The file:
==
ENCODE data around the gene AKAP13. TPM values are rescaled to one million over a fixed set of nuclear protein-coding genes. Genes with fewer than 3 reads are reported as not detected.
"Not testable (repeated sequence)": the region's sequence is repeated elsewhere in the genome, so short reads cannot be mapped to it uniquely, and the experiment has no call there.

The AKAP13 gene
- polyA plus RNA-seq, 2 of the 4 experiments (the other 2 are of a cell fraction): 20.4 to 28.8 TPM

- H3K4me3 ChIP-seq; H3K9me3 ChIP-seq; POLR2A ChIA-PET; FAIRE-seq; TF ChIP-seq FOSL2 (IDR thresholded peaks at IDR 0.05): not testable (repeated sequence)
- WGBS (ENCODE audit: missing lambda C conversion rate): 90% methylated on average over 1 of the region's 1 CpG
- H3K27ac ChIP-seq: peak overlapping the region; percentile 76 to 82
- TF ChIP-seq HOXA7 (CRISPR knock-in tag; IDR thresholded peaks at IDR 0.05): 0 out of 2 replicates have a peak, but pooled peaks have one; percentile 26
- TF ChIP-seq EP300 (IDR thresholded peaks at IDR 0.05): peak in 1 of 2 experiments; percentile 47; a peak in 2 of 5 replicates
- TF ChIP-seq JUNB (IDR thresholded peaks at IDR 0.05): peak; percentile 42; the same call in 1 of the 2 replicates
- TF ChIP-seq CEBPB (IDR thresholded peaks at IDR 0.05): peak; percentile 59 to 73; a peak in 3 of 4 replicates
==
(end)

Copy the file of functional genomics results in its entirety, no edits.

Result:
ENCODE data around the gene AKAP13. TPM values are rescaled to one million over a fixed set of nuclear protein-coding genes. Genes with fewer than 3 reads are reported as not detected.
"Not testable (repeated sequence)": the region's sequence is repeated elsewhere in the genome, so short reads cannot be mapped to it uniquely, and the experiment has no call there.

The AKAP13 gene
- polyA plus RNA-seq, 2 of the 4 experiments (the other 2 are of a cell fraction): 20.4 to 28.8 TPM

- H3K4me3 ChIP-seq; H3K9me3 ChIP-seq; POLR2A ChIA-PET; FAIRE-seq; TF ChIP-seq FOSL2 (IDR thresholded peaks at IDR 0.05): not testable (repeated sequence)
- WGBS (ENCODE audit: missing lambda C conversion rate): 90% methylated on average over 1 of the region's 1 CpG
- H3K27ac ChIP-seq: peak overlapping the region; percentile 76 to 82
- TF ChIP-seq HOXA7 (CRISPR knock-in tag; IDR thresholded peaks at IDR 0.05): 0 out of 2 replicates have a peak, but pooled peaks have one; percentile 26
- TF ChIP-seq EP300 (IDR thresholded peaks at IDR 0.05): peak in 1 of 2 experiments; percentile 47; a peak in 2 of 5 replicates
- TF ChIP-seq JUNB (IDR thresholded peaks at IDR 0.05): peak; percentile 42; the same call in 1 of the 2 replicates
- TF ChIP-seq CEBPB (IDR thresholded peaks at IDR 0.05): peak; percentile 59 to 73; a peak in 3 of 4 replicates